£35m Ebury Centre receives planning permission from Westminster City Council

3rd September 2015

Sheppard Robson has received planning permission from Westminster City Council for its mixed-use scheme that combines educational facilities and a residential development on a tight site next to Ebury Bridge, London. Working with Bouygues Development, the project with a design and build value of £35m includes a new 5,200m² University Technical College (UTC) constructed in memory of the late Sir Simon Milton, London's former Deputy Mayor for Planning and Policy. The UTC will sit alongside 47 residential units to be purchased by Redrow London.

Working on a challenging site adjacent to a busy railway line, Sheppard Robson positioned the UTC to the south side of the site with the massing responding to the neighbouring Peabody Estate. The college will be configured in an L shape set around a double-height entrance to the school and include workshops for engineering, gym and sports facilities and a large outdoor terrace. Set next to this to the north is the 10-storey residential block, with the triangular plan of the latter creating a strong angular form facing Ebury Bridge.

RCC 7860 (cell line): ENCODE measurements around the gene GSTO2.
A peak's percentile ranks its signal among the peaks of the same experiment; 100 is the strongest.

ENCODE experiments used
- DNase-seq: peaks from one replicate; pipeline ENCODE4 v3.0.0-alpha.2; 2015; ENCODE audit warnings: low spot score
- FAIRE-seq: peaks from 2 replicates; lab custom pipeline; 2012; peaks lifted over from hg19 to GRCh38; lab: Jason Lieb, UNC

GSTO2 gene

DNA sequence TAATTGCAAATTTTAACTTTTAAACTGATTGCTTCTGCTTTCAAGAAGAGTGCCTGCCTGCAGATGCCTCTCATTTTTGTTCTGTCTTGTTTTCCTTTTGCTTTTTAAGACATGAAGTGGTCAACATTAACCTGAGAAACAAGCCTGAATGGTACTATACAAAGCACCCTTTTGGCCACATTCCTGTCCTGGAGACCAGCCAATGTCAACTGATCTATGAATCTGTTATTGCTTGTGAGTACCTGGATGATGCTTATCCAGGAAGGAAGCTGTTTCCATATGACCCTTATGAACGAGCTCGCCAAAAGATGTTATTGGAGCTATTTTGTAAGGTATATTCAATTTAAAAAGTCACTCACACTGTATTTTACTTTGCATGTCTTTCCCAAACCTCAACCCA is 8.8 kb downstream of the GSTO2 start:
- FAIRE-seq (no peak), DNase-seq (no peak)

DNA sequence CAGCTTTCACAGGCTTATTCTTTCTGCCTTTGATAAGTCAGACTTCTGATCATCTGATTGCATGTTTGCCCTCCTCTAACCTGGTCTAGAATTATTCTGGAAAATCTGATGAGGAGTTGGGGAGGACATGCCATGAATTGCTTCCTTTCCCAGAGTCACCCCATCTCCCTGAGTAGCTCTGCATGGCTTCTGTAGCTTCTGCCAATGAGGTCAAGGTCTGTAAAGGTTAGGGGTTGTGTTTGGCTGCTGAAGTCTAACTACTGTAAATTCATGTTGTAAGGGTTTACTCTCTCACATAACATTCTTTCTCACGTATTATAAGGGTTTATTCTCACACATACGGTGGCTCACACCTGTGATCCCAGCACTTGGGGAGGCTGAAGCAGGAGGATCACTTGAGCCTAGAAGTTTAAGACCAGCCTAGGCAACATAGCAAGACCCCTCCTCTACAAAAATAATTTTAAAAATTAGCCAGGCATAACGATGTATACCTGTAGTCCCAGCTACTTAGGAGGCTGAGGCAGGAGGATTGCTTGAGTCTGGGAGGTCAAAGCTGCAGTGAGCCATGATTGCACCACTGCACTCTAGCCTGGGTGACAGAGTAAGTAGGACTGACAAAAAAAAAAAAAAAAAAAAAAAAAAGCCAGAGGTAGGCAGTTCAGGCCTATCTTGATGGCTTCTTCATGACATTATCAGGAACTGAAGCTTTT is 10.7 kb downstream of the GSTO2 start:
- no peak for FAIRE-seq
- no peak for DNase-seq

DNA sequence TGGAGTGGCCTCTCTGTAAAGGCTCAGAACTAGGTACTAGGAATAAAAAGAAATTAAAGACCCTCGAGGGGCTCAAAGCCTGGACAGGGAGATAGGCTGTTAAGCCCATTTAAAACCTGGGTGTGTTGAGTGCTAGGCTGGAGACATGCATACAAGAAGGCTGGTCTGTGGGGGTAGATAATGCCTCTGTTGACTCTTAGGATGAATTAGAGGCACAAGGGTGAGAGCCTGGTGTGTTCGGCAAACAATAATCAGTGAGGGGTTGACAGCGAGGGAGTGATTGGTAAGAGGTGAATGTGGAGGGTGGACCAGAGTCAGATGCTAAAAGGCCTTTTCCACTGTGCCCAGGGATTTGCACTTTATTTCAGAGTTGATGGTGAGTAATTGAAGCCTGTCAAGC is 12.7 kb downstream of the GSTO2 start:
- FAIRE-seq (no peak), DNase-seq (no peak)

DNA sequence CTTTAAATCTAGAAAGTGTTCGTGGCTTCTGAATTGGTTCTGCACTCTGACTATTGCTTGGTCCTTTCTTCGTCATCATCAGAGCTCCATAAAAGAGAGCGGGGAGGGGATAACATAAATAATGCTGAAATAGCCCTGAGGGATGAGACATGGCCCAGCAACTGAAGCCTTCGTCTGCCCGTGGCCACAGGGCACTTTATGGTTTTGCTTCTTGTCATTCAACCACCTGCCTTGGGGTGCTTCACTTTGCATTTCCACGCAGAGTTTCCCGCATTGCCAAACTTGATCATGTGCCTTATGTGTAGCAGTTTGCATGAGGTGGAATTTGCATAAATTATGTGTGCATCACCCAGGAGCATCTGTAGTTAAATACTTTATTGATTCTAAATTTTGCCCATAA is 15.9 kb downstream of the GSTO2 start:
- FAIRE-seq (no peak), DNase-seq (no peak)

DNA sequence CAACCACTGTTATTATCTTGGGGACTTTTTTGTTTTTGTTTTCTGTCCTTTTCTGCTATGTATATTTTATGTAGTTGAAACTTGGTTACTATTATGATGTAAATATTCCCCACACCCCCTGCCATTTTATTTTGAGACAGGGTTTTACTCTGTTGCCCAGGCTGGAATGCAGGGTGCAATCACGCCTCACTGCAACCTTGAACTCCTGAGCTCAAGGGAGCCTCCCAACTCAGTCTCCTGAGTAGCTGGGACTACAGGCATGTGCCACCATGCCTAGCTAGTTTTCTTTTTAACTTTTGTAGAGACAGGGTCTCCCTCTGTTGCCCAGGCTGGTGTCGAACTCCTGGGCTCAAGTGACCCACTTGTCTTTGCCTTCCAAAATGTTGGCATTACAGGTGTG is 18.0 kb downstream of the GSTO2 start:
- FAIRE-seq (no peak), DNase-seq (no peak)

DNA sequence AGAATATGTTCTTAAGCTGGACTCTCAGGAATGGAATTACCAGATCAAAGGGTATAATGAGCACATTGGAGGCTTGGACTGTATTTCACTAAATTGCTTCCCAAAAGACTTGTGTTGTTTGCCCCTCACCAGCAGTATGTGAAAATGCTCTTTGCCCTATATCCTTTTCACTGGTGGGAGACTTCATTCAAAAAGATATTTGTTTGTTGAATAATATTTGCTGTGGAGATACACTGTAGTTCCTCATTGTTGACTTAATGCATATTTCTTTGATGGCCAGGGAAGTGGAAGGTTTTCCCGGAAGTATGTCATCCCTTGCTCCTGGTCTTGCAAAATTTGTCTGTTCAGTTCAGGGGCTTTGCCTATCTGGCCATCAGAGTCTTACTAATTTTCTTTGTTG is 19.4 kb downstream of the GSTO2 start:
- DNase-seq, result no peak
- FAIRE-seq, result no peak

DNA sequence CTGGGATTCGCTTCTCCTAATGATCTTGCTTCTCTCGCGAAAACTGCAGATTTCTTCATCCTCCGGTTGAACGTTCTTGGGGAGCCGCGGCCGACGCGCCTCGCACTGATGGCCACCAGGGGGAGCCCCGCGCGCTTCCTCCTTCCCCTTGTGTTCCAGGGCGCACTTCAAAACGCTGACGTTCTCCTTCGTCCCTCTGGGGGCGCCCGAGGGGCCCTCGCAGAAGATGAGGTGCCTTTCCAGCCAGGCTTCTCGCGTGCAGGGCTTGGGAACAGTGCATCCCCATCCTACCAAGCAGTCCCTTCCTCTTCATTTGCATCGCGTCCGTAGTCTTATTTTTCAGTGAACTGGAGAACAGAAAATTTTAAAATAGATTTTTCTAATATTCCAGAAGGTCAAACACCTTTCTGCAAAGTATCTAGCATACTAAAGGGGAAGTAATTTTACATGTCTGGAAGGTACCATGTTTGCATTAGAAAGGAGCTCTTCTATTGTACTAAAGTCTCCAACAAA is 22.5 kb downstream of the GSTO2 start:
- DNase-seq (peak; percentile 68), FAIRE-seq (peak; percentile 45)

The brick-clad UTC building will provide space for 550 pupils aged between 14-18 year olds, housing a facility with a specialism in engineering sponsored by the University of Westminster and Network Rail. The glazed double-height entrance to the college is the public face of the facility and leads into an internal atrium which creates a feeling of openness and generosity of space.

The residential building uses a palette of finely textured stone and aluminium that reflects the refined architectural character of the Pimlico Conservation area, with the building forming a gateway to the area at the intersection of the mainline rail tracks and the bridge.

Dan Burr, Partner at Sheppard Robson, said:

"Weaving together an unusual mix of a college and residential development was made even more challenging given the small footprint of the site. We wanted our design to create a legible, clear composition, which uses a family of architectural elements to fuse together these different functions and help root them in the surrounding urban context."